I'll go even further and say that's why I have the 18-250 zoom for travel, so I don't have to slow down my family for my hobby. When photography is the primary focus of the event, then all bets are off. I'll take zooms, primes, whatever. I have the DA21, DA40 and DA70, and have had a few occasions where I've gone out just with them, but even then I find I don't change lenses that often. Still, it's nice to have options.
05-25-2011, 02:57 PM   #23
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QuoteOriginally posted by Gennatay Quote
What are the factors most consider when deciding between getting a prime lens and a zoom lens?
Size, weight, cost, image quality, and convenience.

05-25-2011, 03:10 PM   #24
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QuoteOriginally posted by rfortson Quote
^^^ WHS

I'll go even further and say that's why I have the 18-250 zoom for travel, so I don't have to slow down my family for my hobby. When photography is the primary focus of the event, then all bets are off. I'll take zooms, primes, whatever. I have the DA21, DA40 and DA70, and have had a few occasions where I've gone out just with them, but even then I find I don't change lenses that often. Still, it's nice to have options.
My approach may be somewhat unique.

When on vacation, I take 2 bags, one that carries my kit, as I decide to pack, the other that carries either one body plus lens or 2-3 short-ish lenses. I carry my other body/shooting camera in my hand.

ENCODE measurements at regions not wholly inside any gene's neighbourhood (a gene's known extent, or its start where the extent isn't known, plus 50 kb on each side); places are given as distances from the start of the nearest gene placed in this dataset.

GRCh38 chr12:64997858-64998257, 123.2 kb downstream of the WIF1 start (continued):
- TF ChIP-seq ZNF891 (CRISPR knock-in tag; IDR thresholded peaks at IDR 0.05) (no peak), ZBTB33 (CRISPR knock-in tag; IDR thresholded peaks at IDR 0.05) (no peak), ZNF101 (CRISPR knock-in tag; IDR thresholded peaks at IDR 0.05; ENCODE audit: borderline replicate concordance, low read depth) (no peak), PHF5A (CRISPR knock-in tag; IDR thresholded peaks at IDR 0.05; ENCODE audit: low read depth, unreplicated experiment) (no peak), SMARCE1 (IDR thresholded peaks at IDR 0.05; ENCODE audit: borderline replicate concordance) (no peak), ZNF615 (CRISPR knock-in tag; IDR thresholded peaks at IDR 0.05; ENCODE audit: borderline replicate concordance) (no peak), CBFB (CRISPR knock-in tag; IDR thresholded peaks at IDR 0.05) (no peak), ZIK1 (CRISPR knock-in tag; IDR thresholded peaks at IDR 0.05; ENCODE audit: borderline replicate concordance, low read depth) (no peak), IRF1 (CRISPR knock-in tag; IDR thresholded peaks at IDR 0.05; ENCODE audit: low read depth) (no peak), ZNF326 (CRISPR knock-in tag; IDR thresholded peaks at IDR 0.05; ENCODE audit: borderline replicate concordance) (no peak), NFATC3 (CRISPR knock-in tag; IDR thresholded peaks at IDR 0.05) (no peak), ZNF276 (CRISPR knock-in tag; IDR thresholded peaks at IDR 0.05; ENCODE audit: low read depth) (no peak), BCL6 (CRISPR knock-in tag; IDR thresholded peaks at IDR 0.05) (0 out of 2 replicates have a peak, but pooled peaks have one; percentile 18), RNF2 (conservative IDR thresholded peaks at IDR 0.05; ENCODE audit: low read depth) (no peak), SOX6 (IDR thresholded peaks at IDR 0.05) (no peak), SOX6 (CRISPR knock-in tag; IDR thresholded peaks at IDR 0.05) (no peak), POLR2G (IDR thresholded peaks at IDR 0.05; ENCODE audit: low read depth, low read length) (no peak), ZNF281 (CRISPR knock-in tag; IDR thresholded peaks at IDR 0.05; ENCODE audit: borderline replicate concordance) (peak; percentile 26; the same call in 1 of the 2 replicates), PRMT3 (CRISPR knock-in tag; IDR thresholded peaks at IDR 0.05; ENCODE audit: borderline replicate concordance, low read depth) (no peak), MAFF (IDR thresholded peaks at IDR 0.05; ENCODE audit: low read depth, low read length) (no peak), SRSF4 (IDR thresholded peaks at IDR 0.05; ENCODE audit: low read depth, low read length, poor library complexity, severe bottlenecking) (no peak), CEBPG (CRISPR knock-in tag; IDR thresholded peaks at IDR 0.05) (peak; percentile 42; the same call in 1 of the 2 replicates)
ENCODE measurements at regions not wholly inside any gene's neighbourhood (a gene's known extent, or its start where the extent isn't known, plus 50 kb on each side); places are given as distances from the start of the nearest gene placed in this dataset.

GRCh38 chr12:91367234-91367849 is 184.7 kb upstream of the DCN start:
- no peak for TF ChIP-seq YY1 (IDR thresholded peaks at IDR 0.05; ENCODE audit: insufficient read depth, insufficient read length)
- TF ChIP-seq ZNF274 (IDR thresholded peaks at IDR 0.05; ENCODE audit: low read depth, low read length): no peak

Usually, I put my 10-20 on one and my 28-75 on the other, I switch bodies when I switch lenses.

If I am city bound I don't take anything longer, but if i know I am doing wild life, I pack either my sigma 70-200F2.8 plus 1.4x and 2x TCs, or ny SMC 300/4 plus 1.7x AF TC. My K10 has a split image for manual focus if I want it.

the long lenses go in my back pack when I am out doing wild life, otherwise locked in the hotel room safe. I generally don't carry my entire kit when out shooting at my destination, my backpack or carry case is how I get there, and that is all

as for super zooms, I don't like them, they are slow, are not as good optically, and simply not wide enough. the 18mm bottom end just does not cut it, and there is no need in the city to go beyyond 70
05-25-2011, 03:25 PM   #25
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QuoteOriginally posted by Lowell Goudge Quote
as for super zooms, I don't like them, they are slow, are not as good optically, and simply not wide enough. the 18mm bottom end just does not cut it, and there is no need in the city to go beyyond 70
Fair enough. I find the quality just fine for what I'm doing with them. 18mm is plenty wide enough for me, and I'll often zoom in for building details, or the "macro" shot of flowers or such. Slow doesn't bother me that much either with the shake reduction. I'm usually shooting static subjects, so it works fine for me inside churches and museums. (I'll sometimes cheat, though, and stick the DA40 in my pocket.)
05-25-2011, 03:41 PM   #26
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QuoteOriginally posted by Gennatay Quote
What are the factors most consider when deciding between getting a prime lens and a zoom lens?

I am looking to upgrade my kit lens because I notice the images are not as sharp as I'd like and cant decide if I should purchase more primes or a decent zoom.
1. The Size factor: sometimes you just don't want to lug around that big lens.

2. The Aura thing: all those people walking around with kit lenses, mostly C/N; I am different. I do primes...How nice when they ask how do you 'zoom' this thing...And when they ask, also say: Pentax. You know they have the best primes...

3. The image quality: Last. But yes. That too. But not always. And not in every pic.
05-25-2011, 03:59 PM - 1 Like   #27
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QuoteOriginally posted by Marc Sabatella Quote